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. Last Updated: 07/27/2016

Blair: Africa Has Golden Chance

ACCRA, Ghana -- British Prime Minister Tony Blair has called on the West to slash trade barriers to Africa and has produced a blueprint for tackling conflicts on the world's poorest continent.

Stressing the theme of partnership in a speech to Ghana's parliament on Friday, Blair said the world's rich nations must practice what they preach.

"Developed countries retain significant barriers to trade, particularly in agriculture," he said.

In some cases, tariffs of up to 300 percent are slapped on African produce, he said, while rich OECD nations receive farm subsidies worth $450 billion a year, equivalent roughly to Africa's entire gross domestic product.

Blair and President John Kufuor visited a cocoa plantation outside the capital for a close-up view of the problem.

The raw material produced there is exported to the European Union but because of punitive tariffs is only made into chocolate in Germany, depriving the producers of all but a fraction of the price of the finished product.

"When we get to the next round of world trade talks we have got to make sure countries like Ghana get access to markets," Blair said, before tramping into the undergrowth to look at cocoa pods followed by hundreds of onlookers.

Blair also pledged Britain and its G8 partners would help peacekeeping capabilities in Africa.

Blair's message, stated during a four-day tour through Nigeria, Ghana, Sierra Leone and Senegal -- which boils down to a call for people to work together to end war and create global free trade -- could sound like pie in the sky to those with a skeptical bent. But the prime minister has an answer and he seems to believe it.

The Sept. 11 attacks on the United States shook the world so hard, he argues, that old intractable positions can be changed.

"There are times in politics ... when it is possible to do what was thought impossible only a short time before," Blair told Ghana's parliament on Friday. "Now is such a time."

He argued during the visit that engaging African states can reduce the risk of them becoming breeding grounds for the kind of people who carried out the U.S. attacks.

"If we leave failed states in parts of Africa the problems sooner or later end up on our doorstep," he told Sky News in a Sunday interview in Senegal.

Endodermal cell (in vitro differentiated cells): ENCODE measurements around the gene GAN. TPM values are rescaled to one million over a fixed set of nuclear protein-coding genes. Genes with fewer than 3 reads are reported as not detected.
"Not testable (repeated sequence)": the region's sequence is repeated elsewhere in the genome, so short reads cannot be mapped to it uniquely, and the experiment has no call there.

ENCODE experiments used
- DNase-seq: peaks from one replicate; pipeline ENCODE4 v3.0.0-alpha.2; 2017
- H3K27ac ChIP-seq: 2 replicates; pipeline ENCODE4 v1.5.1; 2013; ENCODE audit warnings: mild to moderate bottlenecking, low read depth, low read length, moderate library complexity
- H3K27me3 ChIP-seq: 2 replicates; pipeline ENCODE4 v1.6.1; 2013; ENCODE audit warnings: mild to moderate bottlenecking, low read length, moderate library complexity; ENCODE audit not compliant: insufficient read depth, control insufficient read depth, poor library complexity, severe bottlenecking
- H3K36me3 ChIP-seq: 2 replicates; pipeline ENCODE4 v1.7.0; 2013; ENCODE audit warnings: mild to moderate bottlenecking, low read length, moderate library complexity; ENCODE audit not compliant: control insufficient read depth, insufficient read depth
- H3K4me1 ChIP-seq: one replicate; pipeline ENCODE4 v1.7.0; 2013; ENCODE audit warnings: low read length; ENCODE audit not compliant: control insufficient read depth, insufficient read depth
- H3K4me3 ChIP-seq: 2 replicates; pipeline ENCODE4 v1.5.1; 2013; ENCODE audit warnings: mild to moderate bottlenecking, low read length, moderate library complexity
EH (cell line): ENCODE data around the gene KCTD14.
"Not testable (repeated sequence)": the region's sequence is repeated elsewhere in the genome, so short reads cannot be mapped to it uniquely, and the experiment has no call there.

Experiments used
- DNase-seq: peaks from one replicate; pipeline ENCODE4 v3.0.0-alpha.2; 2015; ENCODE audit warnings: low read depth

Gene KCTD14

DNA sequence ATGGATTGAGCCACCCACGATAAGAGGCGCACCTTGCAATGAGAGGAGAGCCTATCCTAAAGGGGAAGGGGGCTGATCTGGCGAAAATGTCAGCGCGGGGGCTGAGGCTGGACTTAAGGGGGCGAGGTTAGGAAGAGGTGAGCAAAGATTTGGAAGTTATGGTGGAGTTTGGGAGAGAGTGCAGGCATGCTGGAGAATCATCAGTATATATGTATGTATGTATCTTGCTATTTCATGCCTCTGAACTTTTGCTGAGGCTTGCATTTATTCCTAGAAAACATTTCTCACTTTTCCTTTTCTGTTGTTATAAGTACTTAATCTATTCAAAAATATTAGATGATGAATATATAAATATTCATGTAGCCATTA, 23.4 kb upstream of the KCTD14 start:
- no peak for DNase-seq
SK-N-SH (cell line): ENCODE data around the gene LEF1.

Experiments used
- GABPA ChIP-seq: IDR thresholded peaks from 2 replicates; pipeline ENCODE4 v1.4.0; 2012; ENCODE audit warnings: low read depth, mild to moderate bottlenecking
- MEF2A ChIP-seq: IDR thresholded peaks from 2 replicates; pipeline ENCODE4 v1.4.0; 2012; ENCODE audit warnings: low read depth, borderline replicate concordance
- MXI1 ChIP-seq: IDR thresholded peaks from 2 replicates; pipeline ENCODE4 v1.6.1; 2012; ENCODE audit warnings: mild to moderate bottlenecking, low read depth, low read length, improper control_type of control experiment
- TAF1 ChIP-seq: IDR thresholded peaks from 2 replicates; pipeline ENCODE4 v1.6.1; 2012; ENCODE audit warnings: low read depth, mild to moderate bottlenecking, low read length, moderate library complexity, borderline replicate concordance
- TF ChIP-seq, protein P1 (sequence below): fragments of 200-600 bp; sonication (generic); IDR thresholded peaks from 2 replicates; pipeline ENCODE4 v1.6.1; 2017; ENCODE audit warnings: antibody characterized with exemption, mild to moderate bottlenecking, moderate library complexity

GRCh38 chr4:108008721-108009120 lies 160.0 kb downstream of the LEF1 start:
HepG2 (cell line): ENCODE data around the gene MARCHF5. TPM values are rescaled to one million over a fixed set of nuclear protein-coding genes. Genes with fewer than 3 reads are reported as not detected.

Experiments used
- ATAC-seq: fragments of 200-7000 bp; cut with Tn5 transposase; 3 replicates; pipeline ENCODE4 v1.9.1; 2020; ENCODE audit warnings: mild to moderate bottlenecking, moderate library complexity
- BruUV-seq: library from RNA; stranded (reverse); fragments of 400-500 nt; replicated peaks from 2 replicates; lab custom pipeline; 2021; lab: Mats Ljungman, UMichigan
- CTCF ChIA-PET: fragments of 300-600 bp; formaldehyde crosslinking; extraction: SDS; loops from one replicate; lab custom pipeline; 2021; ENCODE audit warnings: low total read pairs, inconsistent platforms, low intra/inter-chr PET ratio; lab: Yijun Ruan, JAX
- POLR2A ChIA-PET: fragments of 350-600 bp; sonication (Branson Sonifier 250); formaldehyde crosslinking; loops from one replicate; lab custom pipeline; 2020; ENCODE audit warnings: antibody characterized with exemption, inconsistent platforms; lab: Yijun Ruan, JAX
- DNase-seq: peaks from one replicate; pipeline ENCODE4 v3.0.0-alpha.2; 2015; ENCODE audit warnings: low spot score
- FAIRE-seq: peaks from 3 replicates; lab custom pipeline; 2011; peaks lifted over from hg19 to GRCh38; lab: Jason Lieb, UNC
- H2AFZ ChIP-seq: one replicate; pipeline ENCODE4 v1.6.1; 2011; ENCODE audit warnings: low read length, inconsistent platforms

Blair, who often seems as idealistic on the world stage as he is hard-headed at home, is under no illusions.

He visited Nigeria on Thursday just days after ethnic violence left more than 100 dead on the streets of Lagos.

And flying to Sierra Leone on Saturday, he skirted nearby anarchic Liberia, where government forces fought off rebels a few kilometers from the capital, a day after President Charles Taylor declared a state of emergency.

The West's part of the bargain -- to cut trade barriers and open up markets to African produce -- looks as far away as lasting peace on the world's poorest continent.

Reform of farm policy in the European Union has been painfully slow while the United States and Japan, gripped by a global slowdown, are even less inclined to open up markets.

Blair's tactic seems to be to up the ante so far that when the Group of Eight leading nations next meet in Canada this summer, they will not be able to ignore Africa again without being shamed.

Blair championed a "Plan For Africa" when the G8 last met in Genoa last summer, aiming to increase aid and trade and tackle diseases like AIDS. Concrete proposals are promised.

"I don't underestimate the difficulties there will be putting this together," Blair told reporters before flying home from Dakar. "But there is a great responsibility on us not to hold out the prospect of hope and then not deliver on it."

On the ground, reaction to Blair has been instructive.

In Sierra Leone, British troops were sent in two years ago after rebel fighters, notorious for hacking off civilians' limbs, flouted a peace deal and seized peacekeepers as hostages.

Blair hailed their intervention as proof that war-ravaged Africa can be coaxed onto the path of peace. Locals agreed.

"He is great," Mohamed Turay, resident of a poverty-stricken village, said when Blair moved outside Freetown on Saturday.

"Thank You Blair. Welcome to the Peacemaker" read a banner in the village of Mahera -- a message from war-weary Sierra Leoneans for Britain's role in ending the war.

In Ghana, where trade is key, the response was cooler.

Seth Takyi, a local politician and accountant, was unimpressed. "Most of the time it's just words," he said. "We have heard these lyrics before. We want to see more than that."

But those close to Blair say his eyes have been opened.